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Investigation of the Phytoestrogen Intake of a Group of Postmenopausal Women Previously Treated for Breast Cancer

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Plant foods are nutritionally important, contributing many essential nutrients to the diet. Some are familiar, such as vitamins and minerals, others like phytoestrogens are less so and their role in promoting health is beginning to be broadly understood through experimental and clinical research. Phytoestrogens are naturally occurring, bioactive substances, found in plants and they have a chemical structure similar to that of the hormone, 17â-oestrodiol. Little is known about actual consumption by specific subgroups in the UK population, however some ingest relatively large amounts due to food preference or ethnic origin.

Women who have been treated for breast cancer may, as a result of their diagnosis, increase their phytoestrogen intake because of a desire to avoid conventional hormone replacement therapy or because of a belief that phytoestrogens may help avoid a recurrence of the disease [1]. At this stage, there is no recommended intake for phytoestrogens and there are some concerns about the safety of high intakes. This study was designed to:

  1. Determine the dietary intakes of specific phytoestrogens in a group of women previously diagnosed (and treated) for postmenopausal breast cancer
  2. Assess which food groups (including beverages) and supplements provide the greatest source of phytoestrogens in this population
  3. Measure phytoestrogen urinary metabolites in a representative subset of women from the WINS population
  4. Identify the numbers of women prescribed anti-oestrogenic drugs (such as Tamoxifen) within each quartile of phytoestrogen intake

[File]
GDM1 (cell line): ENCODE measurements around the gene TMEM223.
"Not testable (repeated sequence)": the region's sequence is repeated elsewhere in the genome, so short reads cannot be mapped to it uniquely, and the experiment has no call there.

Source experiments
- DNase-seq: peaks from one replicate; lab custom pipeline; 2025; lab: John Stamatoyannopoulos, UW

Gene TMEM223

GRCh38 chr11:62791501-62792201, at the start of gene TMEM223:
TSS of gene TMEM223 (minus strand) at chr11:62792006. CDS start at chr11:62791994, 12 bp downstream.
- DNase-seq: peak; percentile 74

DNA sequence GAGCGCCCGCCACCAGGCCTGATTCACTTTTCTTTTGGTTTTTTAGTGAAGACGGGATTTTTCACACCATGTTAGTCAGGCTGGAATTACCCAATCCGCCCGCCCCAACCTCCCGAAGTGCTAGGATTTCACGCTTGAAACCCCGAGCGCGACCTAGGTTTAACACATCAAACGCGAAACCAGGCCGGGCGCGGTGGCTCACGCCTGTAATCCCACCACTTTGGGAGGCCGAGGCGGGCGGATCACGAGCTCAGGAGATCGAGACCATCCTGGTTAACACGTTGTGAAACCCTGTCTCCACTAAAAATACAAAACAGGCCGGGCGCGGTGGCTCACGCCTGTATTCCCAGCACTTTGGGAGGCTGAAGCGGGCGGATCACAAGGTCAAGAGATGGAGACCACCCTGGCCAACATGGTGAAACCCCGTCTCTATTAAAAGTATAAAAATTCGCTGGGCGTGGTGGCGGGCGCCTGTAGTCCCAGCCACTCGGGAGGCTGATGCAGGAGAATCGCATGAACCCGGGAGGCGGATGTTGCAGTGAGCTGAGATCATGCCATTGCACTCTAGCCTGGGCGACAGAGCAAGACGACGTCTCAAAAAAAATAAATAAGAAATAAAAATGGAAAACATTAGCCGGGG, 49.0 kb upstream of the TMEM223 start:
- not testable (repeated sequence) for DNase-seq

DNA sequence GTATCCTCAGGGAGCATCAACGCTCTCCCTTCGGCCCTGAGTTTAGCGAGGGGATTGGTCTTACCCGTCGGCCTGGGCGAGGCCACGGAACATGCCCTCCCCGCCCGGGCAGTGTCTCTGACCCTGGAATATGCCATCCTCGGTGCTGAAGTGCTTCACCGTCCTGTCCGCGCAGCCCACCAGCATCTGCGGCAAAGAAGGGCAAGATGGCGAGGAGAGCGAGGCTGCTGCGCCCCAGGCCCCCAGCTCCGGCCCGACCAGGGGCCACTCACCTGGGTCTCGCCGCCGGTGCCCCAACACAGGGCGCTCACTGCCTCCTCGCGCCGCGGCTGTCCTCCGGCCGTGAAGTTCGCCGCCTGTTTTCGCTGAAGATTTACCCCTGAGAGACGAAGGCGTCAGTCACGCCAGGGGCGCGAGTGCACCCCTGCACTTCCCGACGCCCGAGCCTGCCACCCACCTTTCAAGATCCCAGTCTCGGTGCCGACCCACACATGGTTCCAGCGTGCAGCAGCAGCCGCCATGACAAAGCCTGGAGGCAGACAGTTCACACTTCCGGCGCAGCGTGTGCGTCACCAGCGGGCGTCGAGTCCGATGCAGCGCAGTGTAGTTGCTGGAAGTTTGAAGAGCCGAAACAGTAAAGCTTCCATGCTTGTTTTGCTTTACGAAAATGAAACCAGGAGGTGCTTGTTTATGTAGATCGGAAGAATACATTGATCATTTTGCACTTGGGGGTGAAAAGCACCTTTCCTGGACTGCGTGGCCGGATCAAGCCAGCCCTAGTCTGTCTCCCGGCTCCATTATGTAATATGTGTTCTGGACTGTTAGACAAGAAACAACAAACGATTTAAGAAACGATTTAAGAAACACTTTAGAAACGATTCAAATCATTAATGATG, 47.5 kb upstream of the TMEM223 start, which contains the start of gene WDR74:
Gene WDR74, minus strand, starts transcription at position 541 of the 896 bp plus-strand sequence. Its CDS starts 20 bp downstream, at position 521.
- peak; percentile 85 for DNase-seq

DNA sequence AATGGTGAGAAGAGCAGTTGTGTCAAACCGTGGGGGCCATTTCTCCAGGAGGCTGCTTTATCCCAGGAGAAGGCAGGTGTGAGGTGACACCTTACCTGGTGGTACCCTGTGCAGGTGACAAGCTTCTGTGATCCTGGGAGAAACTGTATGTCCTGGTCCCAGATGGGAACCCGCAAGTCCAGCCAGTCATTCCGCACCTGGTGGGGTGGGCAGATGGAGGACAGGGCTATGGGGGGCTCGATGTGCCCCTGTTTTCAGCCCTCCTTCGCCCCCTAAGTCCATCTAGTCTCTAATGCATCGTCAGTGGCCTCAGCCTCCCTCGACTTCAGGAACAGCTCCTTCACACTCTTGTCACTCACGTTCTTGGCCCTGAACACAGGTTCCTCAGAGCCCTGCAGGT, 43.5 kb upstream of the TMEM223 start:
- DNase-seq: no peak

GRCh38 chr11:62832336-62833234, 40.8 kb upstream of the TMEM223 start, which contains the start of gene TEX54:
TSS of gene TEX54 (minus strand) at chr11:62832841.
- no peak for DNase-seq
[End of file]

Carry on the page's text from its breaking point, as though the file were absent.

5. Identify the oestrogen receptor status of women within each quartile of phytoestrogen intake
  6. Investigate the effect of breast cancer diagnosis on women’s decisions to consume or avoid phytoestrogens
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Outcome – key results obtained:
In order to analyse the diaries for specific phytoestrogens (daidzein, genistein, glycitein, formononetin, biochanin A, coumestrol, matairesinol and secoisolariciresinol), a new computer database for dietary analysis was created by using peer-reviewed published data from other researchers, checked against 20 quality criteria, and by analysing 34 additional foods and beverages for which there were no published results.

Comparison of the results obtained from the 7-day and the corresponding 4-day diaries showed the 4-day diary method to be appropriate for assessing the women’s intakes of the phytoestrogens (Spearman’s rho [for total phytoestrogen intake as ug/1000kcal] = .749, p<0.01). The urinanalysis results also contributed validation data to confirm the appropriateness of the 4-day food and drink diary as a measurement tool for phytoestrogen intake (Spearman’s rho was calculated to compare quantified intakes with urinary excretion and, for all but the lignans, significant correlations were observed, p <0.01).

Women ate a variety of foods which contributed to their phytoestrogen intake and, for each 1000 kilocalories eaten, total phytoestrogen intake ranged between 126 and 77,706 micrograms daily. Some variation (as yet unquantified) may be explained by missing figures in the computer analysis database and this initial work, which aimed to create such a database, may underestimate true intake. It is also possible, however, that some variation in total intake is explained by differences in food preferences and individual dietary intake patterns.

No differences were seen in the frequency of reported anti-oestrogenic drug prescription when the women’s results were divided into quartiles of consumption. However, the average phytoestrogen intake of women taking such drugs tended to be higher than for those not prescribed these drugs (an observed trend in the data). No differences were seen between quartiles of intake when the oestrogen receptor status of the breast cancer was explored.

The use of dietary supplements was self-reported by subjects at the time of their food and drink diary completion. While 99 subjects (31% of the study population) reported taking at least one dietary supplement, only 3 (less than 1%) reported taking a supplement which contained phytoestrogens. (These 3 women listed black cohosh, red clover blossoms and soy isoflavones respectively).